There will then be pasture for sheep, a couple of goats, and probably only two cows for milk. Also, there will be fields of vegetables, a small fruit orchard, a bee hive, and grain. I also intend to build an artificial cave for ripening cheese. There will also be granaries and storage for root vegetables. And finally, there will be a pond as a small fish farm. This will constitute the ancient working farm, as all the technologies are fairly common and simple.

Now we get to the more modern portion. Solar power is ideal in Utah, as the skies are rarely cloudy (as it is a semi-arid region). Nanosolar has developed a high yield, low-cost solar sheet. While not currently available in a ready supply, it should be by the time I figure the farm will be possible. This will provide a large amount of power with existing roofing areas.

If I am able to locate a site with year-round running water, then I will most likely stick with a hydroelectric generator. Depending on the design and location, I may set up a small station, or build a water mill in a more traditional style.

There is also a possibility that I could use wind power, in which case I would build a traditional wind mill. The mill would then provide both power and a lodging to potential family members.

With the power in good supply, I will then build various greenhouses to start growing tropical crops. This will provide a solution that would become popular with farmers markets, as locally grown tropical plants can be ripened on the tree before picked, and will provide a better flavor. It will also be more cost effective, as shipping costs are not increased. Along with tropical plants, tropical fish crops can also be raised, providing for a source of truly fresh seafood within the area.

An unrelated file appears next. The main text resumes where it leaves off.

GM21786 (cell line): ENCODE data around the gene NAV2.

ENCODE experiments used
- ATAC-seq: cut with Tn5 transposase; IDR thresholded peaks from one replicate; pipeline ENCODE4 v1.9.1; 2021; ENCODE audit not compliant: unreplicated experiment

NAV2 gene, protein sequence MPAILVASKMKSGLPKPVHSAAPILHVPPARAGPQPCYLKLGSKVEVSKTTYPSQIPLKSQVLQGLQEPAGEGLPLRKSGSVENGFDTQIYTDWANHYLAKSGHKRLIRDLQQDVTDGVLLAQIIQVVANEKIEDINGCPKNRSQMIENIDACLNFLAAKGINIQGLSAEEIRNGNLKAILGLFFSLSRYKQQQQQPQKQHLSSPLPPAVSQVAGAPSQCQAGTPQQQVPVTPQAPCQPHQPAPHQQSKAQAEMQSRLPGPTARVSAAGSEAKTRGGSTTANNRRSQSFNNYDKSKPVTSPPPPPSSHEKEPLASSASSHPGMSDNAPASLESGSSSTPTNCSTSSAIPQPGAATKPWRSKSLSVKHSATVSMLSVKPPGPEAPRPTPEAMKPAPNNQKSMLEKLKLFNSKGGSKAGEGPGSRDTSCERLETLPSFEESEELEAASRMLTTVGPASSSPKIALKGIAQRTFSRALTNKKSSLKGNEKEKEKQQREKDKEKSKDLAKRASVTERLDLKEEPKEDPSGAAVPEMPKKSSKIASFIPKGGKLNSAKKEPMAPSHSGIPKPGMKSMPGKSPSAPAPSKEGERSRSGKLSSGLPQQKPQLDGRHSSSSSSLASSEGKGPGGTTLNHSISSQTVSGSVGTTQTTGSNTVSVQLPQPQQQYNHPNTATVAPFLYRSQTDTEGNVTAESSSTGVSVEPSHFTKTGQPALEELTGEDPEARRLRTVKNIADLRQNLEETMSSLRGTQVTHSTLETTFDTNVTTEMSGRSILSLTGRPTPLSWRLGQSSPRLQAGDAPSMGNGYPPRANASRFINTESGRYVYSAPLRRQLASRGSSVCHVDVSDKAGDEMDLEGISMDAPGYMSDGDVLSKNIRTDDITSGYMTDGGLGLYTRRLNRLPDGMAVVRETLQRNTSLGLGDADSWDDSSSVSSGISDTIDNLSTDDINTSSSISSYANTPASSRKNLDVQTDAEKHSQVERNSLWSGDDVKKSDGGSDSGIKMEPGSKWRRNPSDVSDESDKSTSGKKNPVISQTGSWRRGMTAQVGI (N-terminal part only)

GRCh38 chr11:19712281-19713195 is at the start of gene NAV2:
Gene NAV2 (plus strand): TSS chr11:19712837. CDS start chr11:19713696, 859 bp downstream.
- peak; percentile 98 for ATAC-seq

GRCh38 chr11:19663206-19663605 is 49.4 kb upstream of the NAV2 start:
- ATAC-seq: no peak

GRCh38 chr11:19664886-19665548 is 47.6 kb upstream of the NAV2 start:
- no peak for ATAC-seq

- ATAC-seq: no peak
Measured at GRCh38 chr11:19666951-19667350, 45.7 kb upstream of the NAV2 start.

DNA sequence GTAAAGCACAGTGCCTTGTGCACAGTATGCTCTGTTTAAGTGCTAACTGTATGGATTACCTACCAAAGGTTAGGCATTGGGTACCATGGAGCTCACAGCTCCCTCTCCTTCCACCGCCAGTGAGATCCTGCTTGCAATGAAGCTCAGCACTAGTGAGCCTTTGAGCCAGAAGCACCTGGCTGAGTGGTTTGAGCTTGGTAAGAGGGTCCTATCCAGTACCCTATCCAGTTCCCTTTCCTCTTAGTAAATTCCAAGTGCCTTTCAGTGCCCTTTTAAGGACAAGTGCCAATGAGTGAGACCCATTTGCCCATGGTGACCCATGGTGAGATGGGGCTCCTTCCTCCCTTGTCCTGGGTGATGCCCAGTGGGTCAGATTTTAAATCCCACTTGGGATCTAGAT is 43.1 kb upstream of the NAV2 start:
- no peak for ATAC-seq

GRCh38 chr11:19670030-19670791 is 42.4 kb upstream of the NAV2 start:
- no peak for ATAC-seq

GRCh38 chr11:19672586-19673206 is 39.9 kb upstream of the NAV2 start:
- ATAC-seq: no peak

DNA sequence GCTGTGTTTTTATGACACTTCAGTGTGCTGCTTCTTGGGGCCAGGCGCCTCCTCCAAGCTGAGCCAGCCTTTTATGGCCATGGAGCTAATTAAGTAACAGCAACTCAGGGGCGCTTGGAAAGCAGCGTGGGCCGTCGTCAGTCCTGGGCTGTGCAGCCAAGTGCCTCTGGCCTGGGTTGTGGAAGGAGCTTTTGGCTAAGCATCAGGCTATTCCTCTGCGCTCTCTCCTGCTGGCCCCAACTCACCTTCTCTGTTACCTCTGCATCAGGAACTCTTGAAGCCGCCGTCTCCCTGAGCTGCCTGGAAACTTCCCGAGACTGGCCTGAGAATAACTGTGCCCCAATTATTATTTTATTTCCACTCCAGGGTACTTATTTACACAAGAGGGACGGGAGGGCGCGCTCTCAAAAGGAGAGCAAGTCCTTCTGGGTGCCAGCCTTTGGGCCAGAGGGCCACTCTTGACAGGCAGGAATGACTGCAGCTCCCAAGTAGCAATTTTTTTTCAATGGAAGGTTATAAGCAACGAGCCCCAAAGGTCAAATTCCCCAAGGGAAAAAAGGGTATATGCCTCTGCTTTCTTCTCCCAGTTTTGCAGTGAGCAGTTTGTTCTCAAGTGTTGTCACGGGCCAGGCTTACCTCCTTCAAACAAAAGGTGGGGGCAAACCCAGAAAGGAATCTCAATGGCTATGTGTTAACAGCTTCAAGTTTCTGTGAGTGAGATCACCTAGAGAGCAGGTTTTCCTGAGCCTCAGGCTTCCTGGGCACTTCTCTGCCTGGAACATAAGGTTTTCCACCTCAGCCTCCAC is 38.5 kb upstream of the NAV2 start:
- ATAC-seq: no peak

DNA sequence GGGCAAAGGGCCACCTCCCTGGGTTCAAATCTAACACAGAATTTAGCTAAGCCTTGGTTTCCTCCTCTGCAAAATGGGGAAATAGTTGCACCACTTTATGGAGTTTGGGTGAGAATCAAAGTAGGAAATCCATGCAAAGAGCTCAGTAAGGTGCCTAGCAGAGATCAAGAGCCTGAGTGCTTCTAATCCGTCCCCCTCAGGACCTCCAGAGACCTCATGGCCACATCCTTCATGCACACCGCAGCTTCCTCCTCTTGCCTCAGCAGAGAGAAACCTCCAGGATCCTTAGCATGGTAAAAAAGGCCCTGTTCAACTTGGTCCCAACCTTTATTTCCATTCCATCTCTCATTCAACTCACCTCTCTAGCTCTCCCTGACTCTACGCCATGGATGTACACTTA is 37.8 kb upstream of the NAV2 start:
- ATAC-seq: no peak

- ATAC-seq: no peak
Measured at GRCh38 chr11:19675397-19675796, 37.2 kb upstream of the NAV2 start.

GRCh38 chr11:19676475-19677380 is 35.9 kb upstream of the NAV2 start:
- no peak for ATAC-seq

Well, that's the plan. It's really comprehensive, and will probably take the rest of my life to accomplish in the end. But this project that I have going on in my back yard is the first of many steps, and eventually should lead to the realization of my goal: To be self-sufficient and provide for the family. It also returns to the roots of civilization, which is the agricultural development of societies. The experiment will be interesting as a living anthropological study. Perhaps I will learn something of the ancestors who lived in these societies.


Chris said...

enjoyed hearing your layout for your farm. i've been looking into using google sketch up to "sketch up" our farm layout to help design different tree plantings and how our production fields lay with the rest of the property. maybe you could sketch up a virtual idea of what you'd like to see?

if i can ever be of help to you with the farm side of things don't hesitate to contact me.

we need more farmers. period.

Jason Bunting said...

FYI: Your link to Nanosolar doesn't work. Thanks for posting all of this information about your plans and ideas online, I am intrigued by all of it and have long thought it would be great to be as self-sufficient as possible - getting off of the grid would be awesome, as well as providing a safe source for food and a great work environment for my family. Don't know that I will ever be able to go all the way with these things, but I would love to try. :)

Jeremy Robb said...

Thanks Chris and Jason! Good idea about the google sketch up.. I'll check that out. I agree that we need more farmers, and local farmers are by far the best in my opinion.

Jason, I'm glad you were intrigued! I hope my experiments will give you a direction to go, and maybe you can learn from my mistakes. ^_^

Thanks for the notice on the link to Nanosolar. I fixed the link, so it should be working now.

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Jenna said...

Hi! I have thoroughly enjoyed reading your posts about building cob in Utah. I am wanting to be self-sufficient and off the grid, while also promoting a sense of community and a place for people to get to know each other. I really liked the details of your plan. [and thanks to Chris for the idea to use Google Sketch. I will have to look into that] I like the vision you have and I hope that the past couple of years have shown some availability being opened up for it. I am wondering if you know where to find a good 'recipe' for the cob mixture with Utah earth. We are in West Jordan and are looking for a place that we can begin building "ours". Thanks again!